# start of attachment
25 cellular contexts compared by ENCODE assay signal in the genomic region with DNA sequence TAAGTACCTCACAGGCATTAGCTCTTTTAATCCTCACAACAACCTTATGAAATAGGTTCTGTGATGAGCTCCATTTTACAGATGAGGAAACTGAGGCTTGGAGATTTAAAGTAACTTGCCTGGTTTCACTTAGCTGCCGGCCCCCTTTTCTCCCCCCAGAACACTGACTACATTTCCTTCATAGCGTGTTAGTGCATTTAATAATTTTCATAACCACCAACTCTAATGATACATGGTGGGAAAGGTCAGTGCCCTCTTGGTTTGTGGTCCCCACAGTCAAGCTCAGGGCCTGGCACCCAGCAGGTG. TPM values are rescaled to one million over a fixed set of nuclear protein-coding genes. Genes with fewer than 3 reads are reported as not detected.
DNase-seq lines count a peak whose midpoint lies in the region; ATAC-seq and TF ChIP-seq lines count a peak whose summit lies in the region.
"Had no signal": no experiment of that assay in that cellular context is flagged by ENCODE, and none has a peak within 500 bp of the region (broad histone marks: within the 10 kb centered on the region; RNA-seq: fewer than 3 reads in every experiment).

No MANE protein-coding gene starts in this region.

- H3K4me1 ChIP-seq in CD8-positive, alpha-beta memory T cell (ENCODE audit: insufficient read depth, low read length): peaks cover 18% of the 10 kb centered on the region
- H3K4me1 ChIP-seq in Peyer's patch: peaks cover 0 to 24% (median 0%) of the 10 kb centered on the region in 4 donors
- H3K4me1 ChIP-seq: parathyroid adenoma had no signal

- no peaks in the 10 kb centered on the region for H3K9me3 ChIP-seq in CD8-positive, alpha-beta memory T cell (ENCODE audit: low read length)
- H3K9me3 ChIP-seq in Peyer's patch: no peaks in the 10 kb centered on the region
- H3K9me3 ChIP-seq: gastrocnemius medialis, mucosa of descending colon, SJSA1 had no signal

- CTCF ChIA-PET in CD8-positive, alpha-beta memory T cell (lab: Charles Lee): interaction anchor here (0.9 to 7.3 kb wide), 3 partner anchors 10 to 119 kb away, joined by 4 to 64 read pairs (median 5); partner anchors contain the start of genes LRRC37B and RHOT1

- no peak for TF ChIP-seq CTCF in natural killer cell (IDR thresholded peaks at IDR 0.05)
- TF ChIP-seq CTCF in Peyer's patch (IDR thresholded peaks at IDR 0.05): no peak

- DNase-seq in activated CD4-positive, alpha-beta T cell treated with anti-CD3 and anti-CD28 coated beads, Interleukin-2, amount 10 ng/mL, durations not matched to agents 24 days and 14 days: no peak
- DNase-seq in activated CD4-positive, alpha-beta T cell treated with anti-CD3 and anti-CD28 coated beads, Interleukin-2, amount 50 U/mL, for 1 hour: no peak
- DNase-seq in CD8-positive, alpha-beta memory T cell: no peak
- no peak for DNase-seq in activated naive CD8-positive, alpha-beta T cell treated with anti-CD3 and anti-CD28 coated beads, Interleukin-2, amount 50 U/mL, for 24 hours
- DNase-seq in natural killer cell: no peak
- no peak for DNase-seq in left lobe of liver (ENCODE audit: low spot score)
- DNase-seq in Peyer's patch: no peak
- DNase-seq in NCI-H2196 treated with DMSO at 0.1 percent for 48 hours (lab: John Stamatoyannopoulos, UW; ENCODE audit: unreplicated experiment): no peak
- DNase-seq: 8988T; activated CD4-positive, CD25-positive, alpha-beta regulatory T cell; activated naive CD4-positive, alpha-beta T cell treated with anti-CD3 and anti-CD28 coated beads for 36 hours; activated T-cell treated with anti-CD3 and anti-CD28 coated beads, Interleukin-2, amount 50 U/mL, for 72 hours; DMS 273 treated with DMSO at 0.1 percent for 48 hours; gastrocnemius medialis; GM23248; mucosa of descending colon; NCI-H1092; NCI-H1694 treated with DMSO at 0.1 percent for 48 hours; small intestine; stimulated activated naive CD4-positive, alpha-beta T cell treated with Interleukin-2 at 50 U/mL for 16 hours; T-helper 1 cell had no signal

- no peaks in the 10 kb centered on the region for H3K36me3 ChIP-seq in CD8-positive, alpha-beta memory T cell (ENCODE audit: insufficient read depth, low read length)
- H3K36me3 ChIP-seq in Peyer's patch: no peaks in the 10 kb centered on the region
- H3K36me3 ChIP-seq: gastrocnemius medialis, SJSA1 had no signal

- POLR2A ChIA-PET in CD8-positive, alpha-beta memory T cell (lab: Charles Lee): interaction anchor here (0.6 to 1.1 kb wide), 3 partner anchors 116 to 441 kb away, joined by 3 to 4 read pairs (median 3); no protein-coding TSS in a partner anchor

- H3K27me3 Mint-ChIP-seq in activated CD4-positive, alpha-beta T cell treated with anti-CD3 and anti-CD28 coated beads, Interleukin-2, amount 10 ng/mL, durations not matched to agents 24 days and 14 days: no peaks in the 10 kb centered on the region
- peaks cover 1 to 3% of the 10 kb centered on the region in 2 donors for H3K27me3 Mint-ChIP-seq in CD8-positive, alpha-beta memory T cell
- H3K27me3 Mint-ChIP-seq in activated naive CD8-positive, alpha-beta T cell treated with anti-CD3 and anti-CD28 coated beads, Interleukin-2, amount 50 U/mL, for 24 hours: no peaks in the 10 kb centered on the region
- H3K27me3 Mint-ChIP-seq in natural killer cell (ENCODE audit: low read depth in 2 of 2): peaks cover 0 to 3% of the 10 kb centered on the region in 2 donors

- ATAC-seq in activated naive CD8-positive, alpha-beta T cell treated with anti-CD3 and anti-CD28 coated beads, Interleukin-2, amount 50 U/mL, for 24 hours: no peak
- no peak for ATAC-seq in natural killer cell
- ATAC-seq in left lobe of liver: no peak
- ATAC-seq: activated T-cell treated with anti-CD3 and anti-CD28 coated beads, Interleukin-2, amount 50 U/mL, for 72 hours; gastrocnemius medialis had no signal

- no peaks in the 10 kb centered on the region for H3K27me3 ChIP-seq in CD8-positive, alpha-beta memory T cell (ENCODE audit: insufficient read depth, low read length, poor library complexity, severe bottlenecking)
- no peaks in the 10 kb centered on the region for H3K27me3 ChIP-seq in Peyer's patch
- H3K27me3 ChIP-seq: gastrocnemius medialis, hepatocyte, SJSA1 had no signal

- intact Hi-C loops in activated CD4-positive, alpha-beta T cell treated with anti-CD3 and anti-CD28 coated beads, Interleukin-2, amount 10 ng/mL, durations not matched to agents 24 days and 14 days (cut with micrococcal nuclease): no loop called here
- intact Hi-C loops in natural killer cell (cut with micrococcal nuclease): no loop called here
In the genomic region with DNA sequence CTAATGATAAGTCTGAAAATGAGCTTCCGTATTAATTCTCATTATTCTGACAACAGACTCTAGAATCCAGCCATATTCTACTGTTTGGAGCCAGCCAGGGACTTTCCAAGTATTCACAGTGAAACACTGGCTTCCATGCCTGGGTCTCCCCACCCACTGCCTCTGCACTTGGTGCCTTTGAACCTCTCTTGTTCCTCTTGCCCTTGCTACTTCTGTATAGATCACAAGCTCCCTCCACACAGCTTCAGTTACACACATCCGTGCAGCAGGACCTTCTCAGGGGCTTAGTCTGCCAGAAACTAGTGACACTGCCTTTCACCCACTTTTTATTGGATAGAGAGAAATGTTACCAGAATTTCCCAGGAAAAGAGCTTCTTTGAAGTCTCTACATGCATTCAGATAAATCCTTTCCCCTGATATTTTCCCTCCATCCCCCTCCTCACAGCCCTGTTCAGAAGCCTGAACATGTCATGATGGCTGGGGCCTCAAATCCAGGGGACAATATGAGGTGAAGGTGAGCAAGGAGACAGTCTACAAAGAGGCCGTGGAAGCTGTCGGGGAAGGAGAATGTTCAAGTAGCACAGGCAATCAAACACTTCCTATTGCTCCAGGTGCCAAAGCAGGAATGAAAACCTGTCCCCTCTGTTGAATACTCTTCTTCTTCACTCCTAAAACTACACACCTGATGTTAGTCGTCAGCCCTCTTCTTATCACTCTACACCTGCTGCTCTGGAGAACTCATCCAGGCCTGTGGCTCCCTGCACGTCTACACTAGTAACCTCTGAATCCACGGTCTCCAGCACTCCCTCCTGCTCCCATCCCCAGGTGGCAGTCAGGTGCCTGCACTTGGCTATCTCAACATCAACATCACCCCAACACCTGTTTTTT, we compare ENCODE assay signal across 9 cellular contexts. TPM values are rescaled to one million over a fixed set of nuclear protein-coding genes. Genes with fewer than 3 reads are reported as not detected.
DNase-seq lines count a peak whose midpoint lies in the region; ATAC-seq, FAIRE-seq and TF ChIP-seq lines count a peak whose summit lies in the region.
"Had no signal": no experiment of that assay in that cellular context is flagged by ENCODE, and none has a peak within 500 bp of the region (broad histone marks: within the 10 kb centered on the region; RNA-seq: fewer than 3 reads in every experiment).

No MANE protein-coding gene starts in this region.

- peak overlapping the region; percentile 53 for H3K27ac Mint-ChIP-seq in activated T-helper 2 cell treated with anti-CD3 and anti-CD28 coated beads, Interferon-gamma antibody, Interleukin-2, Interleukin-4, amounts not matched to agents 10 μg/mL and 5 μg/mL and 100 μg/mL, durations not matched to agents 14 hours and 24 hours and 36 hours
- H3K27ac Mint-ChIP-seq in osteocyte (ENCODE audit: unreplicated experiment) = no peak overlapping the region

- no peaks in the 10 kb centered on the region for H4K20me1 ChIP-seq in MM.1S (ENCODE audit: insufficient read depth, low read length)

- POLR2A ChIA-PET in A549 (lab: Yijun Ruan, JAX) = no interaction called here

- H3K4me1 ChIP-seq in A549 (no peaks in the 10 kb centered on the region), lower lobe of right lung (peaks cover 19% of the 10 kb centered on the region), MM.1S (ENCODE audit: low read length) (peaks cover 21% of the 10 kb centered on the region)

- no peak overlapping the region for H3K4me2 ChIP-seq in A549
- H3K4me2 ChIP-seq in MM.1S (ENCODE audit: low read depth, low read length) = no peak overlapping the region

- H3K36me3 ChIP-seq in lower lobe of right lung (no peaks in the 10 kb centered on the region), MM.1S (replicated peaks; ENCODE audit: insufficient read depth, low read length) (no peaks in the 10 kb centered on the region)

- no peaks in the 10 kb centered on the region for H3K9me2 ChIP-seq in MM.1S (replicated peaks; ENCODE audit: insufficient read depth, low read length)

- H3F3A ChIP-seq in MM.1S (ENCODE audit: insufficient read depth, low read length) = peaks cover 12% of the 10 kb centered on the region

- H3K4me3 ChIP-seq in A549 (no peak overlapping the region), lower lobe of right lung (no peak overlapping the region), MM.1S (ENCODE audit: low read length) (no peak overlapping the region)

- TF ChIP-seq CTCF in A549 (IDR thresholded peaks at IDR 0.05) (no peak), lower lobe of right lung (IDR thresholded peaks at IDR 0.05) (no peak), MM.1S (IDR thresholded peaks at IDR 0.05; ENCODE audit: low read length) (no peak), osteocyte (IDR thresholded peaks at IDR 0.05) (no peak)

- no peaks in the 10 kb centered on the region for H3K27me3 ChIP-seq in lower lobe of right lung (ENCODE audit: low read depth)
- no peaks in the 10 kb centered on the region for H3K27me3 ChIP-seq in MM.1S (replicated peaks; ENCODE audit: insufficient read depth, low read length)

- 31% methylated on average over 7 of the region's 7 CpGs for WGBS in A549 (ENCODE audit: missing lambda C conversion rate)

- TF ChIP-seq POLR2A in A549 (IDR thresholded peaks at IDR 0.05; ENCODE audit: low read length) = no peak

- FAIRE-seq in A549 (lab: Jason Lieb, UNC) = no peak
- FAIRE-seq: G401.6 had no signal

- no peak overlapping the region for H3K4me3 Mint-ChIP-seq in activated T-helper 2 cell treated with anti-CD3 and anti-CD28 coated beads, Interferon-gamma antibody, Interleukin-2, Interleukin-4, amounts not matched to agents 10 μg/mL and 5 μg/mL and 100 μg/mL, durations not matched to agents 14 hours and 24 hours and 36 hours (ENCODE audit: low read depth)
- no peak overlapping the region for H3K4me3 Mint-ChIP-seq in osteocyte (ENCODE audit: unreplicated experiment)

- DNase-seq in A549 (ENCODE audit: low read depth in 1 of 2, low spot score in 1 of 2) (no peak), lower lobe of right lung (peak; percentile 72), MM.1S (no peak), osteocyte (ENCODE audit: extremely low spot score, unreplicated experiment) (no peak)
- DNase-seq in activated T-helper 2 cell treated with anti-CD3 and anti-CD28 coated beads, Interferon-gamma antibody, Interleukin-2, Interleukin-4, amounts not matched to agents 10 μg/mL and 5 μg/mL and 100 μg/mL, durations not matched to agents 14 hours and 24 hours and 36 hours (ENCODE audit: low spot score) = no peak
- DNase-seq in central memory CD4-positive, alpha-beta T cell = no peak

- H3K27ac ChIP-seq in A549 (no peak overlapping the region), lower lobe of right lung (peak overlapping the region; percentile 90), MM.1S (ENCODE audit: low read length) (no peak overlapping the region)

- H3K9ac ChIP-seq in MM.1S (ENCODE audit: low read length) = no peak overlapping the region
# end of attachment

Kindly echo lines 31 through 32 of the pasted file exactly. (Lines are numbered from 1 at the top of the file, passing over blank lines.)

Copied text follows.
- ATAC-seq in activated naive CD8-positive, alpha-beta T cell treated with anti-CD3 and anti-CD28 coated beads, Interleukin-2, amount 50 U/mL, for 24 hours: no peak
- no peak for ATAC-seq in natural killer cell